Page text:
Dr Wilson Lobe Eseme: Fool me once, shame unto you. Fool me twice, shame unto me. We have learned a bitter lesson, unfortunately, a very costly one too. Too many lives have been lost. Lives that could have been spared. There is only one condition under which we can discuss again with the government. Anglophones must first meet under a large enough umbrella to accommodate all views. Only after this has been done, can we move to negotiate with the government. I am pleased to inform the public there is some movement toward this end.
We end with a word on the way forward, what recommendations do you have for the government and for the actors from the North West and South West with diverse positions and approaches?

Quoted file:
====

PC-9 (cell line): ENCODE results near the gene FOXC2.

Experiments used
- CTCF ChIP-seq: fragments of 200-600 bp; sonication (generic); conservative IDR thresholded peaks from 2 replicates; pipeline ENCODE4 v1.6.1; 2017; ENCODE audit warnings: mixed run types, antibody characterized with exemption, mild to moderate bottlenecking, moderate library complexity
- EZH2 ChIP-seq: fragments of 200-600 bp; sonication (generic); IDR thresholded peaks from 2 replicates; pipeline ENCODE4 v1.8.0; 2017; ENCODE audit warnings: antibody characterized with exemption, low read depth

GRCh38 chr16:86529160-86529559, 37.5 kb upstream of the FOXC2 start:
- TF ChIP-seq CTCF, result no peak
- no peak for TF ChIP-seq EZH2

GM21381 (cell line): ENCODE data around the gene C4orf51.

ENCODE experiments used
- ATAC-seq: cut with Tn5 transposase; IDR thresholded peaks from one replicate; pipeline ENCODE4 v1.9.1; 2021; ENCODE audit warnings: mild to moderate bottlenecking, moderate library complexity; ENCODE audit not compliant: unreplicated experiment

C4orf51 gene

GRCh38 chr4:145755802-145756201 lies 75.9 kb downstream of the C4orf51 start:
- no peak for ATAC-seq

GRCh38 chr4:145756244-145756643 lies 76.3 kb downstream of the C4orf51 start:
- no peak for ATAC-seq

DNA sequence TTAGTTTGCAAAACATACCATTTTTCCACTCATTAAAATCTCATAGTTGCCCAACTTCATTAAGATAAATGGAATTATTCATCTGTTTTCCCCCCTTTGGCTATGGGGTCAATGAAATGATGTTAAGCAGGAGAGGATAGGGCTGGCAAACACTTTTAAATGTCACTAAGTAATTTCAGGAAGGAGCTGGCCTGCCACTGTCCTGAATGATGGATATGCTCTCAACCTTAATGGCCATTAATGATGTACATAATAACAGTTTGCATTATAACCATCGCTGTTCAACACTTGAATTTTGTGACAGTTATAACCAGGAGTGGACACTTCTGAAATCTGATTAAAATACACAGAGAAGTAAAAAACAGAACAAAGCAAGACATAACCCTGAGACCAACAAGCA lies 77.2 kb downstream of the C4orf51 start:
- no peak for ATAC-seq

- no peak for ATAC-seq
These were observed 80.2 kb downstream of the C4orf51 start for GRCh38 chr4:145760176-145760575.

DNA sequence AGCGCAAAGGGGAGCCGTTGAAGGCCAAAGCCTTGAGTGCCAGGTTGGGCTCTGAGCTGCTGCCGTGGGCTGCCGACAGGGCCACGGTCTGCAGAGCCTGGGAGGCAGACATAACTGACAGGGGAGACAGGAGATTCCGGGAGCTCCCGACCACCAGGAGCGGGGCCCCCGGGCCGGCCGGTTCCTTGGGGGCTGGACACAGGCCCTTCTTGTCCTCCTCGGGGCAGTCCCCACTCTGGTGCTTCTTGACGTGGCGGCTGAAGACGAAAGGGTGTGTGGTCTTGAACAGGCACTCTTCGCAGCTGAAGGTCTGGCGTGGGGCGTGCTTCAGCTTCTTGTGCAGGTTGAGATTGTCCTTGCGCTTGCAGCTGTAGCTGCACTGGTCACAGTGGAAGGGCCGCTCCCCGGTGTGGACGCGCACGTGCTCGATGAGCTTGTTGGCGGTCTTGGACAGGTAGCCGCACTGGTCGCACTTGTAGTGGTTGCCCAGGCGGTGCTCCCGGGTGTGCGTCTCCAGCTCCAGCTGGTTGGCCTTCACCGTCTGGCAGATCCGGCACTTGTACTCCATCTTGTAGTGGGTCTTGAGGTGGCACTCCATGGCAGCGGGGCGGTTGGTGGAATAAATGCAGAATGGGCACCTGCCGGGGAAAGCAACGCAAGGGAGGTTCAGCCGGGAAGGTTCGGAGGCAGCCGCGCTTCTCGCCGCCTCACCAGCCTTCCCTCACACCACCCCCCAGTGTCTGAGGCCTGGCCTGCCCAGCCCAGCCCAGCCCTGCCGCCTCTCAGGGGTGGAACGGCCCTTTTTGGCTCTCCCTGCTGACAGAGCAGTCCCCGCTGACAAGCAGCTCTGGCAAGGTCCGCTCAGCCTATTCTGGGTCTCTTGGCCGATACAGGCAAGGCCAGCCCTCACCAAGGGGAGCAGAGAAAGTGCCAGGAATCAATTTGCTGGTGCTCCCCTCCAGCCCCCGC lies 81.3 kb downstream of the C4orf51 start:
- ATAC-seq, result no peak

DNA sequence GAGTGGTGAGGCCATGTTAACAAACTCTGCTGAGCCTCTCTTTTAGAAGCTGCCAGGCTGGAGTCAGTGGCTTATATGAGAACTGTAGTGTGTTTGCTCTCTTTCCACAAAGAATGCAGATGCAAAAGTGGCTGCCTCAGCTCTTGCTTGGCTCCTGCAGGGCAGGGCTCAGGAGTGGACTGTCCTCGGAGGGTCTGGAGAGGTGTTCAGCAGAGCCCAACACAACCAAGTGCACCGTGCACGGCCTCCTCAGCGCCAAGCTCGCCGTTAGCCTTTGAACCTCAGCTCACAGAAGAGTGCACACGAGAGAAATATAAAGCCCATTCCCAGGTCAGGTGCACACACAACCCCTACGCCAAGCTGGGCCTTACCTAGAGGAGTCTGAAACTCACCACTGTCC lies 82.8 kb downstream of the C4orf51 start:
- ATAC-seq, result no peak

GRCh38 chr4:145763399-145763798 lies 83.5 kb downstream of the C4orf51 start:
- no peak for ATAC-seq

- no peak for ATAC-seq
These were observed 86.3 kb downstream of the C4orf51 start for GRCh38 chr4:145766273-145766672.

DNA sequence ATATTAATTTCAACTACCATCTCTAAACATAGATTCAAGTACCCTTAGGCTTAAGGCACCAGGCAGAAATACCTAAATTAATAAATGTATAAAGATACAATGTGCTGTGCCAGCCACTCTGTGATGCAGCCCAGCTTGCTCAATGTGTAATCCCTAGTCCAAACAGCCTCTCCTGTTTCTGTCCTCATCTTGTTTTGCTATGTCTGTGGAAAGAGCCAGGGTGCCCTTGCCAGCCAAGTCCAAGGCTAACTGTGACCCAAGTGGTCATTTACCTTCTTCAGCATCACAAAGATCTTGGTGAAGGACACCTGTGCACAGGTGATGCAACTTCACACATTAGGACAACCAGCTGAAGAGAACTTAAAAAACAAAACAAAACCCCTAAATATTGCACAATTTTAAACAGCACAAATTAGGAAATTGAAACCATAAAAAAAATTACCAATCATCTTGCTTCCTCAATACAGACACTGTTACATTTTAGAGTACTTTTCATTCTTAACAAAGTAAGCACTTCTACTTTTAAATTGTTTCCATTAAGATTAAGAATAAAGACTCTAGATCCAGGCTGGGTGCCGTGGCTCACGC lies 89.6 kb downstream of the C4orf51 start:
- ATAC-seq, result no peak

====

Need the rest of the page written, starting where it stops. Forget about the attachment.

Dr Wilson Lobe Eseme: My final word is a reminder of what this is all about. It is about the future of our nation. I would advise those supporting the Head of State in his misguided approach to solve this problem militarily, that Mr. Biya is not the future. He is the past. I would also advise my brothers and sisters who are armed and fighting, to drop their arms. Mr. Biya is not a hill worth dying on. Our future is bright, very bright and it is without Mr. Biya.
Thanks for answering our questions
Dr Wilson Lobe Eseme: You bet!
Cameroon:War in NW/SW Not Winnable From Military Perspective-Former Consortium Leader Barrister Felix Agbor Balla
September 9, 2020 | 0 Comments
By Boris Esono Nwenfor
The current war in the South West and North West Regions is not winnable from a military perspective, says Barrister Felix Nkongho Agbor “Balla,” a former leader of the Cameroon Anglophone Civil Society Consortium. Speaking in an exclusive interview with PAV, The renowned human rights lawyer who heads the Centre for Human Rights and Democracy in Africa, CHRDA, says only by winning the minds and hearts of people and meeting their demands can peace begin to be restored.